By Matthew Geagan, CBS Boston

BOSTON (CBS) — Thursday night is your final chance to see football at Gillette Stadium until things start to count.

Training camp concluded Wednesday as the Patriots held their final practice open to the public, a joint walkthrough with the Chicago Bears. After those two battle it out in preseason game No. 2 on Thursday night, the Pats won’t take the field at Gillette again until Week 2 of the regular season when the Miami Dolphins come to town.

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So soak in the home cooking Thursday night, even though it will be made up mostly by some backup chefs and most of it will probably be as entertaining as a bowl of soup. But the second preseason tilt this season is much more important than usual, giving Jimmy Garoppolo another opportunity to play starting quarterback (let’s just assume Tom Brady will not see the field again, tossing out all those warnings about those who assume) and providing others on the depth chart their chance to create some space in their roster battles.

The New England defense looks legit, and we’ll certainly be looking for more highlight plays from the likes of Jamie Collins and Trey Flowers. But this week we’re setting our sights on the great unknown of the New England offense, a phrase that hasn’t been uttered in these parts for some time. Here’s what we’ll be watching for when the Patriots and Bears take the field on Thursday night:

James Garoppolo

All eyes are on Garoppolo this camp, and the kid will get his second dress rehearsal as New England’s starting quarterback tonight against Da Bears.

Garoppolo’s preseason debut last week wasn’t bad, but it was far from perfect. He finished 11-for-18 with 168 yards against the Saints, making a handful of good plays while limiting the damage on his bad ones. His worst pass of the evening came the second quarter when Garoppolo threw across his body and into the Saints defense on third down, a ball that would have been picked off had it been a regular season defense on the field.

Overall, Garoppolo did a good job at something we take for granted with Tom Brady under center: Getting the ball out of his hand quickly. He averaged 2.17 seconds on his 18 attempts, but it’s when he held on for too long and danced around a little too much that he ran into trouble. We’ll see if this is one of the areas he’s improved over the last seven days.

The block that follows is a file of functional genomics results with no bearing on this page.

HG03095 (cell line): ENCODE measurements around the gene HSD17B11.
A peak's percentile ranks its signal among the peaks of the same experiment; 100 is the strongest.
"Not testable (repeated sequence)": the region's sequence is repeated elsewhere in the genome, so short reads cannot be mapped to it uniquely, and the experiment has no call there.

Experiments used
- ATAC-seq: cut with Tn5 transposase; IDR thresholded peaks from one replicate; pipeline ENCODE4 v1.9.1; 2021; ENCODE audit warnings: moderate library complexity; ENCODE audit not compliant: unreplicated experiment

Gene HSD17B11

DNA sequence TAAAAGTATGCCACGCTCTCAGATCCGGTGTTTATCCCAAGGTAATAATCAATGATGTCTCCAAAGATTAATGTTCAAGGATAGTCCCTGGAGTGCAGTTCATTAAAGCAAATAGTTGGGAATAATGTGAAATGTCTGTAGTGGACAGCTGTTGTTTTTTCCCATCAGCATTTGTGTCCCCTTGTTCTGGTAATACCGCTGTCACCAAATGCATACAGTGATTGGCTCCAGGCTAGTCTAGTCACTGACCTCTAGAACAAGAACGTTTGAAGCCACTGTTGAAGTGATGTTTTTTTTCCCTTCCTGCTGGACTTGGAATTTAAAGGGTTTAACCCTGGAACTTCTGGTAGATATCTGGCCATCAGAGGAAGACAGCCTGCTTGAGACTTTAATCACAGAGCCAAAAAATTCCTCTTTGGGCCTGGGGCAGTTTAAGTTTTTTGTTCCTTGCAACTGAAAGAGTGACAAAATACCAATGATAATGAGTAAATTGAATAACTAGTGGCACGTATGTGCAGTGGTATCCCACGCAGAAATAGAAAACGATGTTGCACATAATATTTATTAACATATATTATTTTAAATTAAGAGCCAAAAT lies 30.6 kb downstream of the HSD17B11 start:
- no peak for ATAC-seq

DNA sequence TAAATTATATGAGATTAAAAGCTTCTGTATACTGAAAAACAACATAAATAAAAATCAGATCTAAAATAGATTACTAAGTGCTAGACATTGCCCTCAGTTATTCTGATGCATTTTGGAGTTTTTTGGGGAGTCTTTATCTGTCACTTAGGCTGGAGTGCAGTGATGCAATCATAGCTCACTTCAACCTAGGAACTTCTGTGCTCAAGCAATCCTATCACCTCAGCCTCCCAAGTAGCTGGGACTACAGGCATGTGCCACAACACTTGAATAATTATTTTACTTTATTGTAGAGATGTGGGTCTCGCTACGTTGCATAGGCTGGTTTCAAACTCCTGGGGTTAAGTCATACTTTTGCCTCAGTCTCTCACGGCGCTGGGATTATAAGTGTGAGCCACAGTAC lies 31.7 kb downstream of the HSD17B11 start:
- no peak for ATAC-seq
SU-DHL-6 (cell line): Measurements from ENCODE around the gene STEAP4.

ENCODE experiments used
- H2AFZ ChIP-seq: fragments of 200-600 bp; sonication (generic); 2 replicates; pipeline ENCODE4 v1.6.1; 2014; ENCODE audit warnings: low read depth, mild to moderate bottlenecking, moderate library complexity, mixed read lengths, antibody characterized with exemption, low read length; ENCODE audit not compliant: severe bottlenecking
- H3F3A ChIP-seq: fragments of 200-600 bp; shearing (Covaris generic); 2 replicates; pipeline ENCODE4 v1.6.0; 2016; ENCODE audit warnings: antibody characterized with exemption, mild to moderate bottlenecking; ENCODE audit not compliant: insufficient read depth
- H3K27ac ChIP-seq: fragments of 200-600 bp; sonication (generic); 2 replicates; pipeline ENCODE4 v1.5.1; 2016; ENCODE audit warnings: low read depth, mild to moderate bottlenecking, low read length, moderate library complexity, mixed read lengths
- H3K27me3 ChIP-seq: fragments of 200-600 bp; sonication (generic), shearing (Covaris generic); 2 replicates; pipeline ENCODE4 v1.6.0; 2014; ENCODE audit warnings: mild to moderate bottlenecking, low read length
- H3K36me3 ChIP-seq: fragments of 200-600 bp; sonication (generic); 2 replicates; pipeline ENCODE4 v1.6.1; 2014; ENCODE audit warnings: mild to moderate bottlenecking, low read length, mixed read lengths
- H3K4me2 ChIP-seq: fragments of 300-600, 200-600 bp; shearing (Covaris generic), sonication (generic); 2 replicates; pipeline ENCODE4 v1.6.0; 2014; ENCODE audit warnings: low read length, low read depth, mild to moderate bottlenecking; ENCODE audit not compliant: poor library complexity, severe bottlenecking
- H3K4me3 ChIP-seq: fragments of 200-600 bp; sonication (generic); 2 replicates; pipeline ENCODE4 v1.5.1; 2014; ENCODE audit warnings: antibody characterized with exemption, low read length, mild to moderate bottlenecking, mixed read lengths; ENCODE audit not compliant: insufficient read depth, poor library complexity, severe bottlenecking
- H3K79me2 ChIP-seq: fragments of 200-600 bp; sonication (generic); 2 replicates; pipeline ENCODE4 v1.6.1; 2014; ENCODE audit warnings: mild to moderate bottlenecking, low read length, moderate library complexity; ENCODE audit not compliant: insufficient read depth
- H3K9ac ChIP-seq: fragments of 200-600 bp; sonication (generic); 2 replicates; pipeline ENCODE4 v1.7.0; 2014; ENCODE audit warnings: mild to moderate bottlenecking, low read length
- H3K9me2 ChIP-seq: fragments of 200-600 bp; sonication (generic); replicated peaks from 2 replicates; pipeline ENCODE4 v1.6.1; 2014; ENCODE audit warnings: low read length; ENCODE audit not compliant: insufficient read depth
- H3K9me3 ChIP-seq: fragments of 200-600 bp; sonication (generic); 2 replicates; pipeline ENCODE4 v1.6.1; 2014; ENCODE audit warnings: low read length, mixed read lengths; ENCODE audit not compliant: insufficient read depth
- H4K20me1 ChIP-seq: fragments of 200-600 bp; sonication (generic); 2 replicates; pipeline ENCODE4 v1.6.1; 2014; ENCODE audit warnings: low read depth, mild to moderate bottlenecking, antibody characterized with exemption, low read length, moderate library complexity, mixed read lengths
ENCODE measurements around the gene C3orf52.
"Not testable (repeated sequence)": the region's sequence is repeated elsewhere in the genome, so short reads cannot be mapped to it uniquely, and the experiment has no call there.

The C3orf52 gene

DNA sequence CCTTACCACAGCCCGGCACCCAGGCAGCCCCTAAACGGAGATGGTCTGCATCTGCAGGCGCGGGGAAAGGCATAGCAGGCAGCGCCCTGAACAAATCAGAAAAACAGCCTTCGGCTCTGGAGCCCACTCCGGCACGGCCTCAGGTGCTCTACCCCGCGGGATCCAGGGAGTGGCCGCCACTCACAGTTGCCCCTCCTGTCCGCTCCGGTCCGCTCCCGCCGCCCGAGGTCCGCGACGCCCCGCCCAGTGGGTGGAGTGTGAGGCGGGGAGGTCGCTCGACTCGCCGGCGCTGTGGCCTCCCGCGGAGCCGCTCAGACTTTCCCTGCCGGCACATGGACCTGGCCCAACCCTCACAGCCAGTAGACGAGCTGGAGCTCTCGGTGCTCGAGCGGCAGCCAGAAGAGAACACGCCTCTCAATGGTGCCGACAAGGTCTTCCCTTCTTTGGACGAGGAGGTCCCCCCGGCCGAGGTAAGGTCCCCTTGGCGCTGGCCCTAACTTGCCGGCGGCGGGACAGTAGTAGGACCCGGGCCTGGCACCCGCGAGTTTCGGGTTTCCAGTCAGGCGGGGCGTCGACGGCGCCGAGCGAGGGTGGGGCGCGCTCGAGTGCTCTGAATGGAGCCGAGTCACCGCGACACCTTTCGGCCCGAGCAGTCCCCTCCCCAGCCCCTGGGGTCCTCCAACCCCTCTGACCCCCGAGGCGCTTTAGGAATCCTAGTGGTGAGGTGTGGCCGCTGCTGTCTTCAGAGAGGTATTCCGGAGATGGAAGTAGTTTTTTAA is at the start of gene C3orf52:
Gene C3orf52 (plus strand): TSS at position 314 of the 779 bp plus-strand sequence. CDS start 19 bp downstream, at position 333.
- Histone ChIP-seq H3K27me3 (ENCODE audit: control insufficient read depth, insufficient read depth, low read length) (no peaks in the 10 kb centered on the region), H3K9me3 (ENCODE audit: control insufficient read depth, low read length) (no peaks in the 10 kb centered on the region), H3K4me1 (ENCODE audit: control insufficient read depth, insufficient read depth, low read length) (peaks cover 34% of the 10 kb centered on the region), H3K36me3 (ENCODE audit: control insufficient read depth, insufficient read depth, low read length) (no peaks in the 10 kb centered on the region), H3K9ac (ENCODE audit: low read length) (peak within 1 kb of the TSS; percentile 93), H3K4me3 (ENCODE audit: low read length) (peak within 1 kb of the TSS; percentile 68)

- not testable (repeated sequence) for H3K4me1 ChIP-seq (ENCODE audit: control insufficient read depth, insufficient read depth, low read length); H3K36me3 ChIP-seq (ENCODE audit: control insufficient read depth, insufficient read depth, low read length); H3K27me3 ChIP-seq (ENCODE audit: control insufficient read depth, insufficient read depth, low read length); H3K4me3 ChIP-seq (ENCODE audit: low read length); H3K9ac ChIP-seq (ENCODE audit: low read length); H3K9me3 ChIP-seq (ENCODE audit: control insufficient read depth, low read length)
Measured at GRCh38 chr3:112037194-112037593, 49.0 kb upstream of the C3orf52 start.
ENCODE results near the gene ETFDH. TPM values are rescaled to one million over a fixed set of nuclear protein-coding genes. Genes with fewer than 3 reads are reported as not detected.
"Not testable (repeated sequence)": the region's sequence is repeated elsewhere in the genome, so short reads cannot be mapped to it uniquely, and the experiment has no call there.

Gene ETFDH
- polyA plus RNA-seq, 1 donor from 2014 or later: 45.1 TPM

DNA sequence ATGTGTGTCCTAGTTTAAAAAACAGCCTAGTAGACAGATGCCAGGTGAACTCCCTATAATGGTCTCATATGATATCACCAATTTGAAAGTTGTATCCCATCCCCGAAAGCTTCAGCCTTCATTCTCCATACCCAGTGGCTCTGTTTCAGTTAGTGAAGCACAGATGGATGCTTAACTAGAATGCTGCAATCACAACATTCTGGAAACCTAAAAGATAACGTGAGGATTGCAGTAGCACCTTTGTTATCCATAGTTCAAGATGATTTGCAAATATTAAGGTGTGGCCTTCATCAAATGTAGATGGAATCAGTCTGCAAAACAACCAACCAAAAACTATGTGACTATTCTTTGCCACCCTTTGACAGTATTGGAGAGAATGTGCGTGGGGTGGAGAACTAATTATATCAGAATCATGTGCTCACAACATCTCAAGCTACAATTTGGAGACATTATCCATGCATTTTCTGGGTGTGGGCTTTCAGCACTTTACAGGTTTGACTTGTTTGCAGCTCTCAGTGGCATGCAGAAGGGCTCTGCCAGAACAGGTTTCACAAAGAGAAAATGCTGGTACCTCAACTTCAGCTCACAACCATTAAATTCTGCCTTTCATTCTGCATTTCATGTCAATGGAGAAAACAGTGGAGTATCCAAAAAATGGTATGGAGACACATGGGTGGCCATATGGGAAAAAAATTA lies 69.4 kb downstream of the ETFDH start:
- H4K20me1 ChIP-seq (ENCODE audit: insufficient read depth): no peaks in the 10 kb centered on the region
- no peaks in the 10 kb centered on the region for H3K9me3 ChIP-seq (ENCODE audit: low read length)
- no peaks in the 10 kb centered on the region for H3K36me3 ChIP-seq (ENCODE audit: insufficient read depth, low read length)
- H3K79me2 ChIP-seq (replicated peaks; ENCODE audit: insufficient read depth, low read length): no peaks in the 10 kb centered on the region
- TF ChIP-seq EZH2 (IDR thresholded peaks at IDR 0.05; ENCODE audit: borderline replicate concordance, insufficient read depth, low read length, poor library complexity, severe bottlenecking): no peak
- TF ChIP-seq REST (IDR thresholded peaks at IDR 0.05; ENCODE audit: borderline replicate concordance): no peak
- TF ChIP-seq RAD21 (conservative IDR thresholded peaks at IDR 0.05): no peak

These are the kinds of growing pains that were to be expected, and it’s better that these on-the-job learning experiences happen in meaningless games instead of the games that count. These mistakes will still probably happen when the games count, with No. 1 defensive units throwing all they can at Garoppolo and not backups trying to make the team, but now is the time to learn, adjust and adapt.

His debut last week was good enough, but now it’s time to see No. 10 take the next step forward, even with the limited weapons (don’t expect to see Edelman, Gronk or Amendola out there) he has on the field.

Offensive Line Has To Be Better

It doesn’t help Garoppolo that the offensive line is a work in progress, and will likely stay that way well into the regular season. Dante Scarnecchia is a the O-Line whisperer, but he has his hands full as New England’s un-retired offensive line coach.

The line started off slow last Thursday but looked better as the game went on, providing Garoppolo and Jacoby Brissett with some protection and allowing them to operate for stretches of the contest. Garoppolo was sacked twice in his time on the field, but he showed that he has some pretty good football smarts when given a chance to use them. The line’s best play of Garoppolo’s half was when they gave him plenty of time in the pocket on a third-and-9 play in the first quarter, and the QB calmly hit Martellus Bennett for 14 yards to move the chains for the first time of the game.

The offensive line wasn’t great at run blocking, but that’s a different issue that we’ll get to.

There are plenty of bodies vying for jobs along the line, but Scar would prefer to go with a set group and not the rotation of players that we’ve seen the last few seasons. That could prove difficult at the moment, with Sebastian Vollmer still not participating and Jonathan Cooper dealing with a plantar fascia issue that has bothered him since early in camp. But with those players down, it has afforded other, younger lineman the chance to show their ability, notably rookie Joe Thuney.